We had many many 4am Friday nights at our engineering garage, and a few all-nighters. The ones who do find a niche stick around and you’re left with 15 or so kids that are just total rocket dorks." 

2015-16 University of Louisville River City Rocketry team. 
RCR has placed in the top five all five years that they have competed in the NASA Student Launch competition. In April they faced a field of more than 50 student teams from across the nation.

Every year NASA puts out a challenge for the competition. The challenge changes every year, and universities nation wide submit an initial proposal with a basic design outline of everything that they intend to build to complete their challenge. NASA then selects the schools with the best designs out of all the submitted proposals to compete. Once selected, the teams go through a series of design reviews that are all a couple of months apart. Design reviews are done to the same exacting standards  that actual engineers at NASA go through for their rockets.

First, is the Preliminary Design Review where initial in-depth designs are presented to NASA and the design review committee goes through everything that they think may not work or warrants concern. Redesigns are presented during the Critical Design Review. After clearing that hurdle, building begins.

"You build, test all the equipment, and then after a couple months of slaving away, you have your test flights where you finally let ‘er rip," said Schurr. "Those were definitely some of my favorite moments of the season. You know what to expect but it always blows you away to watch a 9 foot tall rocket go from 0 to 400mph in 2 seconds. There’s the countdown and then this deafening roar as the motor comes alive and the rocket tears off into the sky. There’s always this sense of 'Did you see that?! We built that!', which is an incredible feeling."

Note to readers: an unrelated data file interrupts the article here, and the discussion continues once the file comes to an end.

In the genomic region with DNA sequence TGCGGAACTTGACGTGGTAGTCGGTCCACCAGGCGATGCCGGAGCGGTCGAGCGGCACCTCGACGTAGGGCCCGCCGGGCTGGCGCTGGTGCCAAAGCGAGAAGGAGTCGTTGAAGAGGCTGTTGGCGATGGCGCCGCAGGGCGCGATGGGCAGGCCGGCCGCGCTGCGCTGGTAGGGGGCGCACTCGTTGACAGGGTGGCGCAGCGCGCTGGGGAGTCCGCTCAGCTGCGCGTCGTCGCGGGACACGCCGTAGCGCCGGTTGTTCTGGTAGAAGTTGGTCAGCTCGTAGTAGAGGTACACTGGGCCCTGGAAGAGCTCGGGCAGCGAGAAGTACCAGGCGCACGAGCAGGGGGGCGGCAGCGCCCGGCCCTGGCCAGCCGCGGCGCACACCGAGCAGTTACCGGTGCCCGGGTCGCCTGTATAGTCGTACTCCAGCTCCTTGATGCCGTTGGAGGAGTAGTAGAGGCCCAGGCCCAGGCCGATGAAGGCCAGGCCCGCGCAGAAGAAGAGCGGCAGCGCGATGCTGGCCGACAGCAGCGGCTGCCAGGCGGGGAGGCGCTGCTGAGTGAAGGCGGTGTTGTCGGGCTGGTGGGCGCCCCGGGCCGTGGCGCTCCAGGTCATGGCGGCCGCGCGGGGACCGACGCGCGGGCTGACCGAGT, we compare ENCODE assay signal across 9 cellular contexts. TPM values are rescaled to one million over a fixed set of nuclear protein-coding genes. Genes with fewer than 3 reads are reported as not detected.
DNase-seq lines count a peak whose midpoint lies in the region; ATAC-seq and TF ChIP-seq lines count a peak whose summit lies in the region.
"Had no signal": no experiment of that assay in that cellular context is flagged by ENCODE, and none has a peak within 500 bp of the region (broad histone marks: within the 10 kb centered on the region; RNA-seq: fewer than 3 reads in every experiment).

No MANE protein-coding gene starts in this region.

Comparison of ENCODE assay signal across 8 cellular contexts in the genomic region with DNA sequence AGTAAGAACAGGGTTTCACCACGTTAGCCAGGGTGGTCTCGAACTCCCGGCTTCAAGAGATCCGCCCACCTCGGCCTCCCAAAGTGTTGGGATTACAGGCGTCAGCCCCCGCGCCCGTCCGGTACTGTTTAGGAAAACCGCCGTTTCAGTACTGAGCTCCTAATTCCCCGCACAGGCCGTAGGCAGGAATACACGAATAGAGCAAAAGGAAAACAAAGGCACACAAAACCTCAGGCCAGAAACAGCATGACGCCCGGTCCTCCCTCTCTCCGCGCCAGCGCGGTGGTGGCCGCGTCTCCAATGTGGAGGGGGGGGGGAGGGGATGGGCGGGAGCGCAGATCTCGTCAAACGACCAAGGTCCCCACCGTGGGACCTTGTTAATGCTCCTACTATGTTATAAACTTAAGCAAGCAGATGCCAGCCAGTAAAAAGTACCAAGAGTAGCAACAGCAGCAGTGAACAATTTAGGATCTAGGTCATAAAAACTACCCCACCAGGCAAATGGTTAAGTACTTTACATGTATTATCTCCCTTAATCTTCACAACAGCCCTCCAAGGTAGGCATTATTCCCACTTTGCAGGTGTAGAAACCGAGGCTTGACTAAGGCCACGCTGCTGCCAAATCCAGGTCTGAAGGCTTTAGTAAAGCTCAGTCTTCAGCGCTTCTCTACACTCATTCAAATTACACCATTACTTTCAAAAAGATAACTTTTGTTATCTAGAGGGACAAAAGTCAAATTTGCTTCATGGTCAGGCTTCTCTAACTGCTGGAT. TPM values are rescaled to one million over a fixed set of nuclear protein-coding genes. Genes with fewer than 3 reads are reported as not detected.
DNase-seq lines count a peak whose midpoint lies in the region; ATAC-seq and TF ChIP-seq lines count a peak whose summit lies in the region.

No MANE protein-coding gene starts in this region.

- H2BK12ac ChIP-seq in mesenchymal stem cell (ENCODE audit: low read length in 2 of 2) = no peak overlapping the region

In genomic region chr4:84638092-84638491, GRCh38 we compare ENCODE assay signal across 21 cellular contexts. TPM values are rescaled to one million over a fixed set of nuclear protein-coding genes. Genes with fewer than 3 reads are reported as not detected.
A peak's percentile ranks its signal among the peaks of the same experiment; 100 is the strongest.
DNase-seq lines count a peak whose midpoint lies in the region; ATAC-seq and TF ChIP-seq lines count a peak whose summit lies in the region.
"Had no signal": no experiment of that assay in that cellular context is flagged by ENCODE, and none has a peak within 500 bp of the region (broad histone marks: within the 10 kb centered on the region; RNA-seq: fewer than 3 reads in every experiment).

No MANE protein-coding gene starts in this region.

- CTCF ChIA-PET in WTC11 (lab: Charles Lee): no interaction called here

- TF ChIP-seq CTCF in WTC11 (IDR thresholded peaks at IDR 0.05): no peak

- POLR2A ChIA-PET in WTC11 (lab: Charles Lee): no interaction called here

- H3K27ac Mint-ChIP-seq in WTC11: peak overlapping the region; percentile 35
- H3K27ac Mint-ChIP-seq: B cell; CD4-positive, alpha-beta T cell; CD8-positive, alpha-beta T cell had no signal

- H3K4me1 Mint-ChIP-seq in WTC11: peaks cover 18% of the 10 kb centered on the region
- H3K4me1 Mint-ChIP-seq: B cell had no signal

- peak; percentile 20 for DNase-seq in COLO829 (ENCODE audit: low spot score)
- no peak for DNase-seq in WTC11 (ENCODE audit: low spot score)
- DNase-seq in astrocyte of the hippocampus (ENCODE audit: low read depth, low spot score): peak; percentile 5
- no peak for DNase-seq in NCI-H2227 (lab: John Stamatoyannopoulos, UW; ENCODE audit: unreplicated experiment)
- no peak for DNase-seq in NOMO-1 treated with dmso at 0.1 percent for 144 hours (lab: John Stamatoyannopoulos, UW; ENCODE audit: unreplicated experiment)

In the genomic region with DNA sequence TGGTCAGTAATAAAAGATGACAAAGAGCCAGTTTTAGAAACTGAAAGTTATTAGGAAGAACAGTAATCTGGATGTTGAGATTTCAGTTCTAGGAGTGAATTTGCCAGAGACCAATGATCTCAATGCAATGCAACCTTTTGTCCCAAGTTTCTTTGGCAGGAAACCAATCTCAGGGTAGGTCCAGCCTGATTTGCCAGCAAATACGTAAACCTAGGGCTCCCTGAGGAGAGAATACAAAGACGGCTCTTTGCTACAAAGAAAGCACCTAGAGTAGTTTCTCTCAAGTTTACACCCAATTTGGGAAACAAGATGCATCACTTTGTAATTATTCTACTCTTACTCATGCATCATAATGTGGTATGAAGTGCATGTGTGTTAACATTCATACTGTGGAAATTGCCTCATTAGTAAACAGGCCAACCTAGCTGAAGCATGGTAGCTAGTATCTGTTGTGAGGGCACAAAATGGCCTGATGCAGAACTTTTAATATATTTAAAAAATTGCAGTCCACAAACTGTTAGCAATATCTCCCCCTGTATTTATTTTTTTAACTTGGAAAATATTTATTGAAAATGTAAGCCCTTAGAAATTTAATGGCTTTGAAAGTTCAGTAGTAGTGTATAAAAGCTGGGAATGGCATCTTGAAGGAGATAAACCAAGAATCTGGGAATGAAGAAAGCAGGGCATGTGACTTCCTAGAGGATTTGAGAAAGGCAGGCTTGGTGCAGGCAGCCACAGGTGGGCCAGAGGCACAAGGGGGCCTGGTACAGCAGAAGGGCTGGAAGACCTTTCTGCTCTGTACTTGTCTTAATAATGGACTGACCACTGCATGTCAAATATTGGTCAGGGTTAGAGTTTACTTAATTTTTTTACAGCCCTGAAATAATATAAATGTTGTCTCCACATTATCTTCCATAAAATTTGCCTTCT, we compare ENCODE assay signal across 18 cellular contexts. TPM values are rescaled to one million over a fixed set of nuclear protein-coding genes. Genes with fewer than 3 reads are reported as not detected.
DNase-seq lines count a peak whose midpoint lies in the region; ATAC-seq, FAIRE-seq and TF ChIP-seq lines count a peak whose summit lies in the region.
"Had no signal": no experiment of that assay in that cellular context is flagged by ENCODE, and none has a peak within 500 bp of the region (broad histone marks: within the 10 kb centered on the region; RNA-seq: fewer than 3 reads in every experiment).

First test launch. FTM file. 

After all the test flights are completed, comes the Flight Readiness Review where all test flight results are reviewed to show the rocket is ready to fly at competition. Once reviewed, NASA says “Congratulations, see you at Marshall Spaceflight Center for competition in two weeks”, and it’s game time.

RELATED: RCR Project Design

During an 8-month design and build process, there were bound to be funny and frustrating moments along the way. One such moment came the night before the rocket's first test flight.

"I was on the recovery subteam this season which deals with designing and making all the stuff that handles the deployment of the parachute and recovery of the rocket," said Schurr. "The night before our test launch everyone is in the warehouse doing their last in-house tests for all their systems and prepping the rocket. It feels like Christmas eve - the rocket finally looks like a rocket and it’s all assembled and sitting on a stand, electronics are beeping as tests are being run, the parachute is all splayed out on the floor and ready to be packed into the rocket, and everyone is a bit giddy with excitement. The rocket is finally going to fly the next day, and the buzz of excitement in the air is palpable.